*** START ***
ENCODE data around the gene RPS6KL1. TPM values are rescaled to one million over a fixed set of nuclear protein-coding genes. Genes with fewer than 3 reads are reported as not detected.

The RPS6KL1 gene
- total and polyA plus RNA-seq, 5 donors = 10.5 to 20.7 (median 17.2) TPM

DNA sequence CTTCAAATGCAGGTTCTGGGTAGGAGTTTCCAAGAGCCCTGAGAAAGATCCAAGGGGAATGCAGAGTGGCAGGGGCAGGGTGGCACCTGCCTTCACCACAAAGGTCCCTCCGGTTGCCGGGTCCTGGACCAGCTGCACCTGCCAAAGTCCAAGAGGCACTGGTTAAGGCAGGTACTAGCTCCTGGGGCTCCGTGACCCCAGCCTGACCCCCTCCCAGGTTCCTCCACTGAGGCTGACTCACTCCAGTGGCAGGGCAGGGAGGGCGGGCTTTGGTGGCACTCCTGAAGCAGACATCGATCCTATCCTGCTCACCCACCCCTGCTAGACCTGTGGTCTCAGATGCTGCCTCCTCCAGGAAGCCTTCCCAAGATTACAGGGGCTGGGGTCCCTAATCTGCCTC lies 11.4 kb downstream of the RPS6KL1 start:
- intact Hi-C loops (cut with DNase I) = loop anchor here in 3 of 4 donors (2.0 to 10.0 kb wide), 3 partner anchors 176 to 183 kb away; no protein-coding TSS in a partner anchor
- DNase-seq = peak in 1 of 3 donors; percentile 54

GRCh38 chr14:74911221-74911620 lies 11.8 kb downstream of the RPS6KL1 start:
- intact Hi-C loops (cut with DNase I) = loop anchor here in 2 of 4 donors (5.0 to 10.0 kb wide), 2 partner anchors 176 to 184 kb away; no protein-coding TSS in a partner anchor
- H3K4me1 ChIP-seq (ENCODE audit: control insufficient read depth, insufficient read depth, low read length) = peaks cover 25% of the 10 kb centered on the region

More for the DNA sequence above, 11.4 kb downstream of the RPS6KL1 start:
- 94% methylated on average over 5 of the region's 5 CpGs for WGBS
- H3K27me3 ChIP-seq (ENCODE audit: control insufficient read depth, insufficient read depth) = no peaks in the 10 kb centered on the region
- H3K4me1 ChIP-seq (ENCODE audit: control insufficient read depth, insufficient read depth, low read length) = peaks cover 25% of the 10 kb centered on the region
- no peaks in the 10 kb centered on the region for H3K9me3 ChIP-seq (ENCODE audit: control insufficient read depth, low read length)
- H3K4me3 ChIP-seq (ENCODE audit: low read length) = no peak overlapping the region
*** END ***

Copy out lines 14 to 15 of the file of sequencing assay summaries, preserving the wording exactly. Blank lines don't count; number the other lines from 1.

- no peaks in the 10 kb centered on the region for H3K9me3 ChIP-seq (ENCODE audit: control insufficient read depth, low read length)
- H3K4me3 ChIP-seq (ENCODE audit: low read length) = no peak overlapping the region